Speaking of color, here’s a really important point: I changed all the data to emotionally neutral grays, which allows me to send all of that data to a backdrop so that now I can use strategic color to tell my specific data story. In this case, I may want to emphasize a big win we had in May and June or I may want to use different colors to point out some loses that we had in March and April. This is really, really, powerful.
Even in my variance bar chart, I’m using color to call out, “Guys, this is where we’re struggling a bit.” This is what I call intentional use of color. Color effects the interpretation of data in our minds, but red and green are part of the pallets we often find in default settings.
This is a really important mantra to repeat over and over, please: don’t let your data visualization tool decides what matters to your decision makers. Take that power back with intentional color.
We’ve made a lot of changes. Let’s take a look at where we were before. Oh, and I do want to mention that I know I went through that checklist quickly, there will be a full data detox checklist available for you to download from ObservePoint with this webinar, so no need to worry if you missed all that. Here’s where we were before.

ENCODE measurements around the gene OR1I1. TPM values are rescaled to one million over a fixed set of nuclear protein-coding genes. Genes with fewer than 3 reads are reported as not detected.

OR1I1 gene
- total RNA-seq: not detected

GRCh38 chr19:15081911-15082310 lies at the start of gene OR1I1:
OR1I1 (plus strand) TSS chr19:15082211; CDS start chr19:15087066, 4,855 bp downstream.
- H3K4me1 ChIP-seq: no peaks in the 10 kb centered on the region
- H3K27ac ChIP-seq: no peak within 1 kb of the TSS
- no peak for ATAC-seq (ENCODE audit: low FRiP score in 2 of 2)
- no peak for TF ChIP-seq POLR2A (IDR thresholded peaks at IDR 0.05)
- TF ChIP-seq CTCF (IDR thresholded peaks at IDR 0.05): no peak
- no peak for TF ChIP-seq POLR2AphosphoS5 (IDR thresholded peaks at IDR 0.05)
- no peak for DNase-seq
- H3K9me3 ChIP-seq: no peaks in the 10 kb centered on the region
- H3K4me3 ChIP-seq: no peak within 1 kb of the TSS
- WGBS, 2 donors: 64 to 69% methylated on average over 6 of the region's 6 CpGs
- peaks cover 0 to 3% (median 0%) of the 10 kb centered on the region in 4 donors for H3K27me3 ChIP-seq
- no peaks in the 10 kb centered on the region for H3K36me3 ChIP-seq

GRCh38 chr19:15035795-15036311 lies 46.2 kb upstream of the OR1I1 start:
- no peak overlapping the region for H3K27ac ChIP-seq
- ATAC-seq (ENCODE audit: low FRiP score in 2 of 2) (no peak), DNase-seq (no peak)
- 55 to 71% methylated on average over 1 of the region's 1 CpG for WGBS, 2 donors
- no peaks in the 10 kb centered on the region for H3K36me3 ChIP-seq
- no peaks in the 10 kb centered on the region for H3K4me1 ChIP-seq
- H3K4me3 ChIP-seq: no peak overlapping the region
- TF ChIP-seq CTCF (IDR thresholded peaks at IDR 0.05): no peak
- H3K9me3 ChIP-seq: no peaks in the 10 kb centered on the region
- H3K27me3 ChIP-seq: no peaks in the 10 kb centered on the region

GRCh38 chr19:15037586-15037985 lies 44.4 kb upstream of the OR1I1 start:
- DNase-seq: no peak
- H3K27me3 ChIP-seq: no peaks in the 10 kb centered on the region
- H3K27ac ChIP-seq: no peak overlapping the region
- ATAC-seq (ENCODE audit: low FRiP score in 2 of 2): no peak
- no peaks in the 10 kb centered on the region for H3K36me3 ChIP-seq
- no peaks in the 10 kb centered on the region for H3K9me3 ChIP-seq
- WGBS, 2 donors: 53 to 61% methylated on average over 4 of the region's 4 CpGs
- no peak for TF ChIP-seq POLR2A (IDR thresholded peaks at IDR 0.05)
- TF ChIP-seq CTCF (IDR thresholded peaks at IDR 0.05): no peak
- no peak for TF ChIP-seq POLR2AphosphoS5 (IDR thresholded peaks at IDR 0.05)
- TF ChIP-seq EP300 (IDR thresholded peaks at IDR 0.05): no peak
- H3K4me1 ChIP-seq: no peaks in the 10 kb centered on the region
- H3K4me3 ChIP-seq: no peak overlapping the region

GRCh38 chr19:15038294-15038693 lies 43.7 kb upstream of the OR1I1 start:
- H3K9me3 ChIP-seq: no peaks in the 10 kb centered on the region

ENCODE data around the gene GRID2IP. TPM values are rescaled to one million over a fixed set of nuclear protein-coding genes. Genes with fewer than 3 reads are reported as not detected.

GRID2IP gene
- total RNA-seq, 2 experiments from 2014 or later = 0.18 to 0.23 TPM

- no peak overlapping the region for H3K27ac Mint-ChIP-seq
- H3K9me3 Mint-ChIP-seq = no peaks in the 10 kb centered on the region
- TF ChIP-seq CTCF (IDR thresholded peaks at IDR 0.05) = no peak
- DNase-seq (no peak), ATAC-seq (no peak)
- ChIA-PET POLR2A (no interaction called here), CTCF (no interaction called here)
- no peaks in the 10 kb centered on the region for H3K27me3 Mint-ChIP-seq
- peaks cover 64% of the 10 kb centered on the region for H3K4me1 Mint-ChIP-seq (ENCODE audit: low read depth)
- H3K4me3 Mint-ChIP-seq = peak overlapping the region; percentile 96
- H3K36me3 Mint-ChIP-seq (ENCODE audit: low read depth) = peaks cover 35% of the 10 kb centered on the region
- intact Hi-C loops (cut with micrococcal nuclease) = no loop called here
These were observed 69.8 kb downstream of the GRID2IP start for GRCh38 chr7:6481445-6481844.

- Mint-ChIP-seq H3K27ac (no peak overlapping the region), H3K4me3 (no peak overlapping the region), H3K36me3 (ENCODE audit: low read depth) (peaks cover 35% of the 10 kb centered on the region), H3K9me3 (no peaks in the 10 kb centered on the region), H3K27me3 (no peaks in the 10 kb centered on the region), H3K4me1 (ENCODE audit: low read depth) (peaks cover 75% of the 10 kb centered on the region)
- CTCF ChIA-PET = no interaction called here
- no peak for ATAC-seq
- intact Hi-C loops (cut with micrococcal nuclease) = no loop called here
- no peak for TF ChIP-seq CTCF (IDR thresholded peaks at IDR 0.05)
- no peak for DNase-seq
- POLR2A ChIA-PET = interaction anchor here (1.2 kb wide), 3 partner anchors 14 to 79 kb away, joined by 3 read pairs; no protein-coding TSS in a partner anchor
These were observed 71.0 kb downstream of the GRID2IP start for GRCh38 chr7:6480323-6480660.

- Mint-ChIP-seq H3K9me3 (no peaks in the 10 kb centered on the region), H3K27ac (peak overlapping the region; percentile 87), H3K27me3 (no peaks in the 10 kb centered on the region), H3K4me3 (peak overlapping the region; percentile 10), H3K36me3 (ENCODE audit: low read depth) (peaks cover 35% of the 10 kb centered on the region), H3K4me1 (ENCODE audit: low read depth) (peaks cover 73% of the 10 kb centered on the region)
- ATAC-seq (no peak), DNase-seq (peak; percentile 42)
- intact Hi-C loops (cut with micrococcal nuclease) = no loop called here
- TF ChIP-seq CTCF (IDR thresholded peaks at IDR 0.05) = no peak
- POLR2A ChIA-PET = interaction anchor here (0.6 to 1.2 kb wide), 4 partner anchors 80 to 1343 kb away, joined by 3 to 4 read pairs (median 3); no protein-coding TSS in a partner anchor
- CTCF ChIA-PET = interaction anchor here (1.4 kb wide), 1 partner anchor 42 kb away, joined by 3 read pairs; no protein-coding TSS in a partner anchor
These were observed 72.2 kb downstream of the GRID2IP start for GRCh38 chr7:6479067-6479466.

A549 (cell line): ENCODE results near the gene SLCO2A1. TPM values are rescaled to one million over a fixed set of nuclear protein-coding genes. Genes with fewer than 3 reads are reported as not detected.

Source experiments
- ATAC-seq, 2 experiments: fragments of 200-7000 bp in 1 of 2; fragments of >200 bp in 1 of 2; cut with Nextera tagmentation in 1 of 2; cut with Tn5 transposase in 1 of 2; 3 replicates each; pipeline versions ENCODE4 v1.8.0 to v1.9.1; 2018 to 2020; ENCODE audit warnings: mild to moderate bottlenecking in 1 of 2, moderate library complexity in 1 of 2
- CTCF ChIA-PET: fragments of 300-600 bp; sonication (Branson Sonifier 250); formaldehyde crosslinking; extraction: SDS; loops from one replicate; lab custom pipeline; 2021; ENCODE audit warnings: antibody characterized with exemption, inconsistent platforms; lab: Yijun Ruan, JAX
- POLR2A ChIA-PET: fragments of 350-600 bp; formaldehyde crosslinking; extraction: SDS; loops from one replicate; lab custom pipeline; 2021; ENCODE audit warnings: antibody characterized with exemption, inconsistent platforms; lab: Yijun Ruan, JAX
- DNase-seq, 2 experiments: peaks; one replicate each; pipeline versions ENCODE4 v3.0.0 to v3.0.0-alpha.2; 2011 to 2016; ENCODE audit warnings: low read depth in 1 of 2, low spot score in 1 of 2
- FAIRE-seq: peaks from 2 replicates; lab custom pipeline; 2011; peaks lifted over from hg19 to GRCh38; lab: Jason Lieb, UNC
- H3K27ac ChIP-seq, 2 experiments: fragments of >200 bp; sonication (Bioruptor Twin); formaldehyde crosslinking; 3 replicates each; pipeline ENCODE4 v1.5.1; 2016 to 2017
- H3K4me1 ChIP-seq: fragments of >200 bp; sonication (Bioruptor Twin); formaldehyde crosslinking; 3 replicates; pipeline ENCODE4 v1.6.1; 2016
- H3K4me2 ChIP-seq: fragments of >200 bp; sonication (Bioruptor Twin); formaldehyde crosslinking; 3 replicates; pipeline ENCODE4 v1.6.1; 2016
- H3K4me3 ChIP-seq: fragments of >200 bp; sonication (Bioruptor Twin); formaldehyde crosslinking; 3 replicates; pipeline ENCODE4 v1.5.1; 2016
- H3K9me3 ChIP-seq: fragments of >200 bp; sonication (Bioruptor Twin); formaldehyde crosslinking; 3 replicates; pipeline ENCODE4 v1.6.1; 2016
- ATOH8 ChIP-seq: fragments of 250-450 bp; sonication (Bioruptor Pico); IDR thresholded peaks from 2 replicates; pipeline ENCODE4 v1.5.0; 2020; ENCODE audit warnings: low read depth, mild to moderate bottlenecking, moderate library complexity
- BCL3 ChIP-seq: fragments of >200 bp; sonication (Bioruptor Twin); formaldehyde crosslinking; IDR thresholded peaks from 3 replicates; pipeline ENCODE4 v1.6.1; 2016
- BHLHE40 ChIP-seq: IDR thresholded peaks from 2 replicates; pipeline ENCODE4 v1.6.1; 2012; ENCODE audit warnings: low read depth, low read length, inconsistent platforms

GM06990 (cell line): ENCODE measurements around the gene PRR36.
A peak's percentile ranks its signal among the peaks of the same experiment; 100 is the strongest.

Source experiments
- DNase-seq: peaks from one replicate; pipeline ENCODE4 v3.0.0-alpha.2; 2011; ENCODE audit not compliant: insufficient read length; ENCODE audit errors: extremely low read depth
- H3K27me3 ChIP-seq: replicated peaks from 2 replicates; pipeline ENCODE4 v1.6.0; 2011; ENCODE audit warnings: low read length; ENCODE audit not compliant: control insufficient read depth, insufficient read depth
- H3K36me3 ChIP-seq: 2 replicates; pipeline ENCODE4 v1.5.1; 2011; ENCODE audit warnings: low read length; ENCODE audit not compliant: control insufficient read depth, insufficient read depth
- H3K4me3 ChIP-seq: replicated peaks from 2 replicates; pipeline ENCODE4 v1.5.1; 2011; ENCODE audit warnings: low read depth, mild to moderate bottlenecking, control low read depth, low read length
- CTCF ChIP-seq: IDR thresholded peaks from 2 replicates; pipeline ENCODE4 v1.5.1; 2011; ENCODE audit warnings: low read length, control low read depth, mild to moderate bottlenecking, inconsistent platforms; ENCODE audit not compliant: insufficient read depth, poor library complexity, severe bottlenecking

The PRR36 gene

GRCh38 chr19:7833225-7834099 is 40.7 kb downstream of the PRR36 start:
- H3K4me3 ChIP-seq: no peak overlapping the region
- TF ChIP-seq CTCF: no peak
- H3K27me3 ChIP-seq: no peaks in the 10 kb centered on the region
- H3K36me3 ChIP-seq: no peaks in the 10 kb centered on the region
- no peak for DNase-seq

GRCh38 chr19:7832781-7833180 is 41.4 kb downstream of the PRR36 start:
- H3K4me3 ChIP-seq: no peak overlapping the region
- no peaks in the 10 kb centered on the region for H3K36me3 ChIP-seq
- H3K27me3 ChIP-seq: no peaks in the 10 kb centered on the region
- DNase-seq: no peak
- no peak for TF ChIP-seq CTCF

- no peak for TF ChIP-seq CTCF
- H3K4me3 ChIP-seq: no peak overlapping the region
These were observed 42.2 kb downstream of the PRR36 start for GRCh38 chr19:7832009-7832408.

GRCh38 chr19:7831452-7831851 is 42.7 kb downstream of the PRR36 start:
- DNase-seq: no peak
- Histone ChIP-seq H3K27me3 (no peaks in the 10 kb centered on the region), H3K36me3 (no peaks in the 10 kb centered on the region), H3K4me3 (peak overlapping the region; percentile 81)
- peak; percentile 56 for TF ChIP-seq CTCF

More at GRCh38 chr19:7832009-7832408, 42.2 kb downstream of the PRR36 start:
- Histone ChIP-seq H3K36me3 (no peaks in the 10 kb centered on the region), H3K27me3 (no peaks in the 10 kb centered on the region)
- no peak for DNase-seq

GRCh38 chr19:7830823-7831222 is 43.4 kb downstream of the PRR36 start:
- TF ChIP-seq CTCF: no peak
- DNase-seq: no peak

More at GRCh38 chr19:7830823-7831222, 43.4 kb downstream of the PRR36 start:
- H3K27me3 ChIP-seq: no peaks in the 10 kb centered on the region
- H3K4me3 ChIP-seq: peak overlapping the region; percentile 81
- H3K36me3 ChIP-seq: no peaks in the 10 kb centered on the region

Here’s where we were after. Using color to even call out at the title what we want people to notice and then representing that in the chart. I hope you agree that this a much more visually clear way to understand what’s happening and answer those key business questions.
To quickly recap the PICA Protocol, we have P: as your visualization, why you exist. What questions are you going to answer? And choose the best visualization. I for Insight: what tools am I using to surface my key points quickly, easily, and intuitively? C for Context: do I have all the information I need at my disposal or is there a bigger story? and A for Aesthetics: it’s not about being pretty, it’s about cutting the clutter and embracing simplicity.